Cities could lose up to 11 per cent of their economic output as the urban “heat island” effect intensifies global warming, economists have warned.
After studying 1,692 cities around the world, they concluded about 25 per cent could warm by more than 7C by the end of this century under the worst-case scenario for carbon emissions.
They suggested pavements should be redesigned so they reflect more of the sun’s energy while “cool” roofs, which are coated with reflective paint, could be fitted to properties.
The urban heat island effect is caused largely because concrete, stone and road surfaces tend to absorb considerable amounts of energy from the sun. It enables olives to be grown next to a south-facing stone wall as far north as Aberdeen.
In the journal Nature Climate Change, the researchers, from Sussex University, Mexico and The Netherlands, wrote: “Between 1950 and 2015, 27 per cent of cities and 65 per cent of the urban population warmed more than the world average (about 0.6C).
“Moreover, during this period, about 60 per cent of the urban population experienced warming twice as large as the world.
“For the worst-off city, losses could reach up to 10.9 per cent of gross domestic product (GDP) by 2100. The accumulated total costs of the urban impacts of global and local climate change for all cities during this century could be about 2.6 times those without urban heat island effects.”
The average cost of global warming is estimated to be 5.6 per cent of GDP.
The researchers concluded the heat-island effect could add 2C to warming for the most populated cities by 2050.
One of the researchers, economist Professor Richard Tol, of Sussex University, said: “Any hard-won victories over climate change on a global scale could be wiped out by the effects of uncontrolled urban heat islands.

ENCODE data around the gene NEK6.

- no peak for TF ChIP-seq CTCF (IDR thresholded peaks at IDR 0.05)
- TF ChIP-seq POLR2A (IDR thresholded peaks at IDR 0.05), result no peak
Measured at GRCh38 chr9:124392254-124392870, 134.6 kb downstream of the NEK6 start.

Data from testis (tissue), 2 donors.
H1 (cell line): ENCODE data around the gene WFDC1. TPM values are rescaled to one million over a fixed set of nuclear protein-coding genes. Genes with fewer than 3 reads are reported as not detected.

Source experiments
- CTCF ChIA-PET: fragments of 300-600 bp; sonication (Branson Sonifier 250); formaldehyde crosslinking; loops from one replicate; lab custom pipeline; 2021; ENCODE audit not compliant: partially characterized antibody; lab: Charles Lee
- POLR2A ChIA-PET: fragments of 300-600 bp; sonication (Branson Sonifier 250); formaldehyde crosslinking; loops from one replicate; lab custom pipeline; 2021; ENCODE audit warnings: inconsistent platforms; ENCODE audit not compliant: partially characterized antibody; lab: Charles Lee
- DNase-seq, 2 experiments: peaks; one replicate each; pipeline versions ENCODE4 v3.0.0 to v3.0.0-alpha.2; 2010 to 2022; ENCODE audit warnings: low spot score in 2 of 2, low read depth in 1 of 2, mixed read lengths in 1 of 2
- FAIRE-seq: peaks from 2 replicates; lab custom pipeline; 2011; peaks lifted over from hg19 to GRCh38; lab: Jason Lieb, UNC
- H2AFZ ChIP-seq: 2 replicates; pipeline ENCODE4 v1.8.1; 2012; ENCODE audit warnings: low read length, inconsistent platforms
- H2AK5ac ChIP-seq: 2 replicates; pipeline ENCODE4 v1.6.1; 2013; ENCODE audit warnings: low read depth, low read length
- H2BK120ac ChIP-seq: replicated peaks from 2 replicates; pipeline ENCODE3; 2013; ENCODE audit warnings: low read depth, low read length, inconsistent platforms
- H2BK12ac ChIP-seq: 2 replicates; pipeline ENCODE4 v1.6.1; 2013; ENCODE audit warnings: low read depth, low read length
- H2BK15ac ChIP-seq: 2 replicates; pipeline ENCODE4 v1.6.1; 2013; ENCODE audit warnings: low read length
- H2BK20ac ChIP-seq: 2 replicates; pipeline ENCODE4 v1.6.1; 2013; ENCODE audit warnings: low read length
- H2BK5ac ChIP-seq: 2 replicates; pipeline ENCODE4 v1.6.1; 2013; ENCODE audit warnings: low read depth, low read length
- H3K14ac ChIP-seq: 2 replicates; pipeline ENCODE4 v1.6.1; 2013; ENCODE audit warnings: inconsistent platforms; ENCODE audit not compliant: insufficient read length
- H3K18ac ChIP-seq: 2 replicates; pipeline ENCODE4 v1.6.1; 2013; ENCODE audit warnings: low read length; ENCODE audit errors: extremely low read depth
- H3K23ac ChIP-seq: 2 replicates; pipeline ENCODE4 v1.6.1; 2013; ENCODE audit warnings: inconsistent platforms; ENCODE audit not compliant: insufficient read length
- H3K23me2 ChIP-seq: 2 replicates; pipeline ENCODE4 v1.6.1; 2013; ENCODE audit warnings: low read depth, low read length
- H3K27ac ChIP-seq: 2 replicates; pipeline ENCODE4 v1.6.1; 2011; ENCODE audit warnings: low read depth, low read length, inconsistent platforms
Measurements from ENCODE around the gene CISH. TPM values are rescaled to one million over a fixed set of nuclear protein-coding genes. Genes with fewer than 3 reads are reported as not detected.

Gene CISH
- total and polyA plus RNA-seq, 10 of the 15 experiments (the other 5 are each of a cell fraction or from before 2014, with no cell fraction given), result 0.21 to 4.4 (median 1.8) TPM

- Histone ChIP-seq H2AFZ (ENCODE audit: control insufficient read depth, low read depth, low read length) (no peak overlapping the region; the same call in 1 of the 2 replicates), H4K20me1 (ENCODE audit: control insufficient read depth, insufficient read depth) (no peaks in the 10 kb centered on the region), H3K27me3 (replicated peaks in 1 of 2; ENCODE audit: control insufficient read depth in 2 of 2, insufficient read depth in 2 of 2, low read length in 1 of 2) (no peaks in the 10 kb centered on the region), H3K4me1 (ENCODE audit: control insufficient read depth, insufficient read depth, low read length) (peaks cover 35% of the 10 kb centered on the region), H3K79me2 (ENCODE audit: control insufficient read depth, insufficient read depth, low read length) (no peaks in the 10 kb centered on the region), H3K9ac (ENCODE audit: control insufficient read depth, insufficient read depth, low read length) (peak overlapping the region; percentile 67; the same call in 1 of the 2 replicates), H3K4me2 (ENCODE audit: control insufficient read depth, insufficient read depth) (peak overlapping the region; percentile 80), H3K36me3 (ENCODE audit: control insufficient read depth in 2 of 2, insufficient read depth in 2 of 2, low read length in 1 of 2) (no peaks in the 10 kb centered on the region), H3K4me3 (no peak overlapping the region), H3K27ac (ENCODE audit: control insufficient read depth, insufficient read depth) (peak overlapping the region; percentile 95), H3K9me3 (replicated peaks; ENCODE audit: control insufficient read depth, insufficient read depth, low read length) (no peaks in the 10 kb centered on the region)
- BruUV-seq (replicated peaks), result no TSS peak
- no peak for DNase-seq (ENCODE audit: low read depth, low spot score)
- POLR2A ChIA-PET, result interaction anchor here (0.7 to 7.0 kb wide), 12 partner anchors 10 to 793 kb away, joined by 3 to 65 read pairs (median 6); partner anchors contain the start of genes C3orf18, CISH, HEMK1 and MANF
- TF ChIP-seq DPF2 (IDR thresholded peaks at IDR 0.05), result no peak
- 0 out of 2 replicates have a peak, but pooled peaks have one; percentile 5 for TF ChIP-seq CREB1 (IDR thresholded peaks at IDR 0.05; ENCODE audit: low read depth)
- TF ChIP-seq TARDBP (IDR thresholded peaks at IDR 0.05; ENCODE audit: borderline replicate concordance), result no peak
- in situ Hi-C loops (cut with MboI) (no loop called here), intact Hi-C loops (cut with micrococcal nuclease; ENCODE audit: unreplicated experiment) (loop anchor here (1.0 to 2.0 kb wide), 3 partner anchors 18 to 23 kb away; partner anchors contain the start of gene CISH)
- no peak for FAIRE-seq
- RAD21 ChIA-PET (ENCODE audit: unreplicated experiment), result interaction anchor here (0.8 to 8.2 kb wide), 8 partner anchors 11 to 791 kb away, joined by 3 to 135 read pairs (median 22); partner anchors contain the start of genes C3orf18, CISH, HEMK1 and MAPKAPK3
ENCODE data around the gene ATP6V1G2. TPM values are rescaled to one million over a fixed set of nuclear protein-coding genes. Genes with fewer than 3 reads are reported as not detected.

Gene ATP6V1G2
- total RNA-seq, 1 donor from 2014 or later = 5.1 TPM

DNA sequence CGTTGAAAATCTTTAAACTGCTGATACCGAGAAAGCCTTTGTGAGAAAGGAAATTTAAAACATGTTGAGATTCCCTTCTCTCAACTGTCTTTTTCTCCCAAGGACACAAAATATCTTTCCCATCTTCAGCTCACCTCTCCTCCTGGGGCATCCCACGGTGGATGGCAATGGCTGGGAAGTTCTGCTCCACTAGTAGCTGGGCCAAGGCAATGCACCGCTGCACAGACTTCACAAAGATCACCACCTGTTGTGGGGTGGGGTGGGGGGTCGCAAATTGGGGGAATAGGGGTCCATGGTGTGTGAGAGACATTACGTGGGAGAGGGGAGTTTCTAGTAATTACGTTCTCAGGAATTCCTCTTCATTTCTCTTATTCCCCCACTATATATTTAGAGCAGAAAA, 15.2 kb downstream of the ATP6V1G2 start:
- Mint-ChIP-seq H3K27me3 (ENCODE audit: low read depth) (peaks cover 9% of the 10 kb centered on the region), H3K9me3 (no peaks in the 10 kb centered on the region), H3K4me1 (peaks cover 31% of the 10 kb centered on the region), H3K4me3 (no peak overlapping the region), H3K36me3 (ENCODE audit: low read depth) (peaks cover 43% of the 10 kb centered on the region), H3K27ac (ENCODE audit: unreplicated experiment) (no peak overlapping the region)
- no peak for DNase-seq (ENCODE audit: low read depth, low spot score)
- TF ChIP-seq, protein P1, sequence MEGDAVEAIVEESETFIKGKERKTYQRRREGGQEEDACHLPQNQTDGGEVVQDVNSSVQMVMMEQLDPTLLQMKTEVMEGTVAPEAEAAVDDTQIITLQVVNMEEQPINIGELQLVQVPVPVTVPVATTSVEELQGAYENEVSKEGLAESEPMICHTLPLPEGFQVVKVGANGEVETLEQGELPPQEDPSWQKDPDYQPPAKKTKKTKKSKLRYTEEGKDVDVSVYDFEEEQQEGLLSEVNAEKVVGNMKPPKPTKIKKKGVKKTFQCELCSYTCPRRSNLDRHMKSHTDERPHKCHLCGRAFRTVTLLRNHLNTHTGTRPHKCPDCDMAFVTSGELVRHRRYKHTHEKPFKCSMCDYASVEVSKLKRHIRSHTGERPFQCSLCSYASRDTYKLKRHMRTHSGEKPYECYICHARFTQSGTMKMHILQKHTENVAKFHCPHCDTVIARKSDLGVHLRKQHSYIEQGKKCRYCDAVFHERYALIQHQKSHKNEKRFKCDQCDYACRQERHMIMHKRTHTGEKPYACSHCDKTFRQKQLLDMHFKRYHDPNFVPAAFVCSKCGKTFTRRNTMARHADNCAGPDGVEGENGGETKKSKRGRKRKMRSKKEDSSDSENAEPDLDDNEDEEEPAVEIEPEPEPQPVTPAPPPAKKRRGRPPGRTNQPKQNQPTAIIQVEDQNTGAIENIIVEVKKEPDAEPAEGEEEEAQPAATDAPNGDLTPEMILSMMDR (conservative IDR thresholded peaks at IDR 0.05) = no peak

“We show that city-level adaptation strategies to limit local warming have important economic net benefits for almost all cities around the world.”
While cities cover about 1 per cent of the Earth’s surface, they produce about 80 per cent of “gross world product”, consume about 78 per cent of the world’s energy and are home to more than half of the human population.
The study found that changing a fifth of a city’s roofs and half the pavements to “cool” versions could save to 12 times the cost of installation and maintenance, while reducing air temperatures by an average of 0.8C.
Professor Tol added: “It is clear that we have until now underestimated the dramatic impact that local policies could make in reducing urban warming.
“However, this doesn’t have to be an either/or scenario. In fact, the largest benefits for reducing the impacts of climate change are attained when both global and local measures are implemented together.
“And even when global efforts fail, we show that local policies can still have a positive impact, making them at least a useful insurance for bad climate outcomes on the international stage.”
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